Other producers and exporters have experimented with similar ideas faithfully recreating wonderful Belouch rugs, Kurdish designs, countless Caucasian design and recently there has been a lot of interest in creating quality rugs with antique North African tribal designs. And in further explorations, producers have experimented in using non-carpet textile sources to create new carpet designs. So we have Kaitag embroidery rugs, Ikat rugs, Suzani rugs, Uzbek embroidery rugs and others! These new rugs are such masterpieces that we like to boast that these are “new rugs that antique tribal rug collectors like to own”! This boastful claim is actually true as I have sold many of our new rugs to antique rug collectors!

Thanks for reading this too brief foray into the wonders of tribal style rugs inspired by the nomadic artisans. If in the Bay Area, please stop by our San Francisco showroom to check out some of these wonderful rugs that being made today. And don’t take these rugs for granted! Fewer and fewer people are interested in weaving rugs today. Younger generations in Persia, Turkey, India, Afghanistan and elsewhere are no longer going into the skilled craft of weaving. Perhaps in 20 years from now, hand woven rugs will be as scarce as the ill fated dodo bird? In any event, it is an honor to be able to sell these incredible rugs today!


Chris, owner Nomad Rugs, San Francisco

Khamseh Bird Rug
Khamseh Bird Rug- Birds appear in many tribal rugs.
Shirvan Rug
Shirvan Rug
Turkman Engsi
Turkman Engsi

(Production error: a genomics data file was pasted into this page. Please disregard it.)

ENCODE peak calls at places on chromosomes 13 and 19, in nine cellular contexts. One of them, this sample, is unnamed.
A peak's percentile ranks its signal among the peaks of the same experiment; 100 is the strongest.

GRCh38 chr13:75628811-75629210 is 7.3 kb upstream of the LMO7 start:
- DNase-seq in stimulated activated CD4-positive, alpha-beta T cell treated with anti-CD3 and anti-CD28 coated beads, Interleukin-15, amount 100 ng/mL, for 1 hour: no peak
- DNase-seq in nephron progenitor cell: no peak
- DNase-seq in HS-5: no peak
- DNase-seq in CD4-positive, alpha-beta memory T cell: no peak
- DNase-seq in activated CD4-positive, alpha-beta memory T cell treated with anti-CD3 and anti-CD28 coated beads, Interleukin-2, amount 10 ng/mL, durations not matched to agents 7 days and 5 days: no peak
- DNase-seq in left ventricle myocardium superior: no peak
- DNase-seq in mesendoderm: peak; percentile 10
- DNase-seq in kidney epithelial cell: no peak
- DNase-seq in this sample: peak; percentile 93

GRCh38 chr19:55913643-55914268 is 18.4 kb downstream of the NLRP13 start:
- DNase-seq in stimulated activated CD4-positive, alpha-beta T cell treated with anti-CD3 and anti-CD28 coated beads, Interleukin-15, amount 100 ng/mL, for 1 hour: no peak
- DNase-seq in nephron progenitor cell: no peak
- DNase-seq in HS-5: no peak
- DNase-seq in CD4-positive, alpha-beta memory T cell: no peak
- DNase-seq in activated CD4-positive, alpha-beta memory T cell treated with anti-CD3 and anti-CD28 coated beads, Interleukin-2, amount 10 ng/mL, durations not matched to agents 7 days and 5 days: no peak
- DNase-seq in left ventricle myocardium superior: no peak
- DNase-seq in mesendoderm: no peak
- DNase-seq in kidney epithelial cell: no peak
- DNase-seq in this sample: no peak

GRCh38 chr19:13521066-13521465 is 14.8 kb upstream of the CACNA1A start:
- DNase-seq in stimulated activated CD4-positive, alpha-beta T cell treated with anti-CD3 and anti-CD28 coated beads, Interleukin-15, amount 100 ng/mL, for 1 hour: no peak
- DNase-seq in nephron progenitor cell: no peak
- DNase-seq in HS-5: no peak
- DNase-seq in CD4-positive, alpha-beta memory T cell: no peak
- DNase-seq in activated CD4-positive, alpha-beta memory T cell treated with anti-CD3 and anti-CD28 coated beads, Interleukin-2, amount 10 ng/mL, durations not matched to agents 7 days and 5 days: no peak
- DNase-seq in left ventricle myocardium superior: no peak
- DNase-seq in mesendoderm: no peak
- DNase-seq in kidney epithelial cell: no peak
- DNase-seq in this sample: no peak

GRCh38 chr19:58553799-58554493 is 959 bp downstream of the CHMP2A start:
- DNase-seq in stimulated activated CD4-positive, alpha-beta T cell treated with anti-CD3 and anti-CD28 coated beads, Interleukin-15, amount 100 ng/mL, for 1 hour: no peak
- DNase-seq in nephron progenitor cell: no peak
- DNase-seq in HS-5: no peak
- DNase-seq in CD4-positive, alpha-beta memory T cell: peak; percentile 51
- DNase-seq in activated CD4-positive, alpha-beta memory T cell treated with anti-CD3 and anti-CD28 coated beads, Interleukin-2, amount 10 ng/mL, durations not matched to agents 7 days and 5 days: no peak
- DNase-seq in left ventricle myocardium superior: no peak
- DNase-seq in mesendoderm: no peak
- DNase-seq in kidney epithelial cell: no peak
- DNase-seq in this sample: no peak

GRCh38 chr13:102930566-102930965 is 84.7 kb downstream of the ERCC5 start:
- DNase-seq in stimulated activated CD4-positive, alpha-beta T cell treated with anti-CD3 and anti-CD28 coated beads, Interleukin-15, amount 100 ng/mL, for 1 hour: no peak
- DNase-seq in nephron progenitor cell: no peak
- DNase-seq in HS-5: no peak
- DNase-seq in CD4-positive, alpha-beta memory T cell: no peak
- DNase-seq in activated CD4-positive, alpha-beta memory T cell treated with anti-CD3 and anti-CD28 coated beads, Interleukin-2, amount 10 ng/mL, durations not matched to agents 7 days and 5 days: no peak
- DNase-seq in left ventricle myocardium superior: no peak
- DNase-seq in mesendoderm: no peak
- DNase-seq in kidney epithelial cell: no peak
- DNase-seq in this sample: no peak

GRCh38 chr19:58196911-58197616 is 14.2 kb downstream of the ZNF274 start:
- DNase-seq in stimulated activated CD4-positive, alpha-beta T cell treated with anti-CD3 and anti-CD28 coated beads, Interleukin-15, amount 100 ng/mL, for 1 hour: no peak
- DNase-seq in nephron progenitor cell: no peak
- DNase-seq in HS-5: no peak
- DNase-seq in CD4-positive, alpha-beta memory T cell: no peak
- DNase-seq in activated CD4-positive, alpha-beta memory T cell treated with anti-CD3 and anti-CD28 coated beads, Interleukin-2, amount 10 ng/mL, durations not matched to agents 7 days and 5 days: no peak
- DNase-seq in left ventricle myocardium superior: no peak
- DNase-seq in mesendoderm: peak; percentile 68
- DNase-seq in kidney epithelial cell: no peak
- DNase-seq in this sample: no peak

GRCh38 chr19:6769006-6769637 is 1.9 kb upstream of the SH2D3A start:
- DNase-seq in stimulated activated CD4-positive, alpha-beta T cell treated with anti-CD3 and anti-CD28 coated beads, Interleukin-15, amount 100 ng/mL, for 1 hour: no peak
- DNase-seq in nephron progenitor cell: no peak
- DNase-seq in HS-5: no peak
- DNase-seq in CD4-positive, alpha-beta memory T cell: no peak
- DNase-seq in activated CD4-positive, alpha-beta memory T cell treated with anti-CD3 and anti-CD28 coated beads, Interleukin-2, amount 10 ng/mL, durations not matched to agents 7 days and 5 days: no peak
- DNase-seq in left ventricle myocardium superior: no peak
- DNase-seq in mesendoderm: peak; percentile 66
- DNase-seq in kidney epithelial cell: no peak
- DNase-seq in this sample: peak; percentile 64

Shekarlu With Bird Boarder
Shekarlu with Bird boarder
Central Asian Kyrgyz design
Shekarlu design from nomad weavers
Cloudband Turkman






This Post Has 14 Comments

  1. I so thoroughly enjoyed reading this! I inherited a lovely area rug with what I believed to be seagulls on it and have been researching ever since. I found more inormation in this ‘brief foray’ than in any other reading I’ve done! Thank you. Your rugs are beautiful. Teresa

  2. Hi, I have a rug 17’x6′ I believe silk with the year in a persian old fashion 1911 also persian characters on the far right side weaved into the most beautiful rug. I have no idea of the true age and I am most interested in this is a tribal rug with the family name weaved into rug.

    1. Hi Chris ! I have some Turkish wool rugs . I would like to know how much do they worth. If it’s ok I would like to send you some pictures . Thanks.

  3. I have a beautiful six gul chuvel unique.

    To Today, I have not seen another like it in description. One may say I’m a novice , but I have a vast library of research and family history in the field and i am still at alost.

    I have not seen a piece similar in description or quality. Personally I have a large private collection of tribal weaving.

    Your paper on Tribals Weaving is very enlightening. I feel you may offer insight.

    The six solar guls chuvel In my possession may sound typical ,but Strangely different from everything I’ve ever seen . The second row guls has pair of lighting bolt on the side of each sular gul. the second row guls are slightly bigger Due to the this fact.